Staying within the 1.5C threshold would require carbon emissions to fall by 45% this decade, but apart from a brief plunge owing to Covid-19 lockdowns, emissions are still rising and are forecast to show their second-strongest leap on record this year. Despite new NDCs from the US, the UK, the EU and others, in total the commitments so far would lead to a 16% rise in emissions.
China, the world’s biggest emitter, will be key to any hopes of a strong outcome at Cop26, but has yet to submit a new NDC. The president, Xi Jinping, who has not left China since the start of the pandemic, has not said whether he will come to Glasgow.
Kerry said Cop26 could still be a success if Xi did not attend. “I am hopeful that President Xi is very much engaged and is personally making decisions, and personally committed,” he said, pointing to a long phone call between Xi and Biden recently in which the climate was discussed. “There was a very clear commitment to work with the US to achieve our goals. We are very hopeful.”
Another positive sign, he said, was that rich nations were close to fulfilling a longstanding pledge that developing countries would receive $100bn (£73bn) a year in financial assistance to help them cut emissions and cope with the effects of extreme weather, which has so far been missed. Biden recently vowed to double the US pledge of climate finance to $11bn a year by 2024, and other countries have stepped up their efforts, leading the climate economist Nicholas Stern to predict that the $100bn target would be met next year.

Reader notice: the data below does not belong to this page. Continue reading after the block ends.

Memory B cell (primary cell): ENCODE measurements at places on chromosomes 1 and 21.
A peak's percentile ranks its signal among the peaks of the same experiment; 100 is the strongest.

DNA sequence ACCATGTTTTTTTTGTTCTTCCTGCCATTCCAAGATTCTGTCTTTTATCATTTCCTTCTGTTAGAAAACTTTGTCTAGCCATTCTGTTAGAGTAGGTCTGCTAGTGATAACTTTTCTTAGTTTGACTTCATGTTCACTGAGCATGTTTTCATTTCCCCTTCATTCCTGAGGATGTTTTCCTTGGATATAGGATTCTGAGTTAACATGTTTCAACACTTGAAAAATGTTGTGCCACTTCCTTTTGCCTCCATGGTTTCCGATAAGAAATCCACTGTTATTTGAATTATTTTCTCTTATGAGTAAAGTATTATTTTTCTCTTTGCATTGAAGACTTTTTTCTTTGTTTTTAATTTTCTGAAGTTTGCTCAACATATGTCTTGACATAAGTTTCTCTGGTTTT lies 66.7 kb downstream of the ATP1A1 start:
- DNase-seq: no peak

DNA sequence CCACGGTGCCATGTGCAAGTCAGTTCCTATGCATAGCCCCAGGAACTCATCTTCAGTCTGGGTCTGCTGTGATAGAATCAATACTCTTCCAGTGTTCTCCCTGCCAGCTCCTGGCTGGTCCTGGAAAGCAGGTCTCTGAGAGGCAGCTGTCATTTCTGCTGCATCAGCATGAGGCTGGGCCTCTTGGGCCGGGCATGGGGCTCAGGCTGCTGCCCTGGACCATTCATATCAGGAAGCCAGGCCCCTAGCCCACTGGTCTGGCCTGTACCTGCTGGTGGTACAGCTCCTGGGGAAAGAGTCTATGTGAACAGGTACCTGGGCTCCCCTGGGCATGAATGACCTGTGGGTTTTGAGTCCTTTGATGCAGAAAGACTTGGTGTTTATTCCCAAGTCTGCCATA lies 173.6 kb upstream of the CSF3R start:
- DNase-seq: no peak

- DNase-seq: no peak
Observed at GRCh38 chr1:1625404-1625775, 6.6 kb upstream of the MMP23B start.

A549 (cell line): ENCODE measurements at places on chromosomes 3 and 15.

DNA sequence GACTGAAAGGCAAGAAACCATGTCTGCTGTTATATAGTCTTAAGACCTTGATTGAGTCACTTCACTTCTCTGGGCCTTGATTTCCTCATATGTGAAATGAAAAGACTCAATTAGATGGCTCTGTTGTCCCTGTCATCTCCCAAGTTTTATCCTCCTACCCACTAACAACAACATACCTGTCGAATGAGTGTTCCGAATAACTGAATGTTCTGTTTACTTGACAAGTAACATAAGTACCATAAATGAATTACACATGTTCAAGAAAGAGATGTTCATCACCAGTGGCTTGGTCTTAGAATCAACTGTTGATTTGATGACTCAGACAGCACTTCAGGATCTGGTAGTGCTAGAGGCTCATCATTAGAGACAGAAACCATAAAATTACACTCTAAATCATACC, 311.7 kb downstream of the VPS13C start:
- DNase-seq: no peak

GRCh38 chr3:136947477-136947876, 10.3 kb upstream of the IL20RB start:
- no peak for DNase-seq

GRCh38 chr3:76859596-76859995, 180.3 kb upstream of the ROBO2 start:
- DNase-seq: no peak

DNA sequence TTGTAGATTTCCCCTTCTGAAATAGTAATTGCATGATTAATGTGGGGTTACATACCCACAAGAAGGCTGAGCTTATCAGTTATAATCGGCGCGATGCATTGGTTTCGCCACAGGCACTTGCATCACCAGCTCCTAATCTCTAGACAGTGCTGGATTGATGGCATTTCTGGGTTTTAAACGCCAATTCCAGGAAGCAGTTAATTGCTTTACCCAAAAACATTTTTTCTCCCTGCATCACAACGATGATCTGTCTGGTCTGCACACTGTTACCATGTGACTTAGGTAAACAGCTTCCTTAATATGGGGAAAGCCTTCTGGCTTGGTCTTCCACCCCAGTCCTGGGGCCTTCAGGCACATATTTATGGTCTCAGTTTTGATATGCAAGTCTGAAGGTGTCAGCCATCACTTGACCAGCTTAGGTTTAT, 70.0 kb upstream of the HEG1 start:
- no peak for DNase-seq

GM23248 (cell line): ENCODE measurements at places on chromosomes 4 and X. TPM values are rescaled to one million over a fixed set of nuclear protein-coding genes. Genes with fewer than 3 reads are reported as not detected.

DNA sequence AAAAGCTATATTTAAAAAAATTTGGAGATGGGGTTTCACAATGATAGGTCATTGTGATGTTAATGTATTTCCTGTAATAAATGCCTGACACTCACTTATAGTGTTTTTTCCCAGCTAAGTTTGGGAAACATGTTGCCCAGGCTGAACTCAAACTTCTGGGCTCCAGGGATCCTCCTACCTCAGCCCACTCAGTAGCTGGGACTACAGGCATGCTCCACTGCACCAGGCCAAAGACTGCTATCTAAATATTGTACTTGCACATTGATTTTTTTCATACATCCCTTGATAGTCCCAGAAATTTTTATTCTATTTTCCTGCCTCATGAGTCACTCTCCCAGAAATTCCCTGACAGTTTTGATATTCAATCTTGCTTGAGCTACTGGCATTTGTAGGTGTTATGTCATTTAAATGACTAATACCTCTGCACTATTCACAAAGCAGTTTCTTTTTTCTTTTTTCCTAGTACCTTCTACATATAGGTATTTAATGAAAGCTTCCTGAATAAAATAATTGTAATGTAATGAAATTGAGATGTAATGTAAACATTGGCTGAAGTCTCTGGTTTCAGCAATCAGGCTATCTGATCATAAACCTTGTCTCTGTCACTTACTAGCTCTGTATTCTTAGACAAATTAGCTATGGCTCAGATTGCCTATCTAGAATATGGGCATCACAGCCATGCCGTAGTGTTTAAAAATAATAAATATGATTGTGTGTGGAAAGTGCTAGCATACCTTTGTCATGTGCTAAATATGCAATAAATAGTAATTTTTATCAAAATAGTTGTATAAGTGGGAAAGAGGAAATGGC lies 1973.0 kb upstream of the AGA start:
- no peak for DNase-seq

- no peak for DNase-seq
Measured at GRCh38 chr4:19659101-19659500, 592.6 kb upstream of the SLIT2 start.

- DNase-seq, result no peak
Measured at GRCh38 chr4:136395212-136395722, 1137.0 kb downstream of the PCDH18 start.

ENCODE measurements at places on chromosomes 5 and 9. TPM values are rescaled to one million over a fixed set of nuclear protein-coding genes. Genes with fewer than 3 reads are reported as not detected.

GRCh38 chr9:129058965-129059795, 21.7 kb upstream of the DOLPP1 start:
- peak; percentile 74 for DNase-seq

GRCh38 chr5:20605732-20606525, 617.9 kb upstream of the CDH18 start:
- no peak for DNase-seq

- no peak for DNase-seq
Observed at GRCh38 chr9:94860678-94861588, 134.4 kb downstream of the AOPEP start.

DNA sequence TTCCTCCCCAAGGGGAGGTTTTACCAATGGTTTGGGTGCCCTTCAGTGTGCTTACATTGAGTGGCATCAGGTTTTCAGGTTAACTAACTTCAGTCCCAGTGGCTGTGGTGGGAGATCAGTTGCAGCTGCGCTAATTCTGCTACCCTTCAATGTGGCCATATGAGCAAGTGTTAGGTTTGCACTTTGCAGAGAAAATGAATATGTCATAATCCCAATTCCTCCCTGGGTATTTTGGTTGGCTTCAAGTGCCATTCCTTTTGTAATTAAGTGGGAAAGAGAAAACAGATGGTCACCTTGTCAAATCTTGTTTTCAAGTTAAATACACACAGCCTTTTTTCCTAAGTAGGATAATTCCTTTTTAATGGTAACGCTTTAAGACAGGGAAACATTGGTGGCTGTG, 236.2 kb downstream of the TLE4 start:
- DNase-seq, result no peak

“We need to get $100bn locked in, whether that is this year or next year. I believe we are going to be there with the money President Biden offered,” Kerry said.
He said countries must also agree to reform fossil fuel subsidies, which amount to hundreds of billions a year. “If you want a definition of insanity, it’s subsidising the very problem you are trying to solve,” he said.
Kerry, a longstanding US senator who challenged George W Bush for the presidency and served as US secretary of state under Barack Obama when the Paris agreement was signed, is embarking on a final hectic round of diplomacy in the next few weeks, with meetings planned with Russia, China, Mexico and Saudi Arabia. World leaders will also meet for the G20 summit in the days before they arrive in Glasgow.
In those meetings, Kerry will point to the commitments Biden has made domestically, including phasing out fossil fuels from electricity generation and reducing emissions from cars. “The US is heading to a post-2035 future where our power sector will be carbon-free. That is not a small step. I hope that can encourage other countries too, with regard to what they might be trying to achieve.”
He will also emphasise the technological advances that could help countries to move faster. “There is a massive amount of money and energy going to bringing these [clean technologies] up to scale,” he said.
Kerry was also confident the US’s post-pandemic infrastructure bill, which Biden hopes to be the engine of a “green recovery”, but which may be scaled back from the $3.5tn envisaged amid opposition and delays, would be passed.
Asked if he was worried about there being any upsets at the Cop26 conference, Kerry said: “I’m not succumbing to any fear at this point. Keep going, straight ahead.”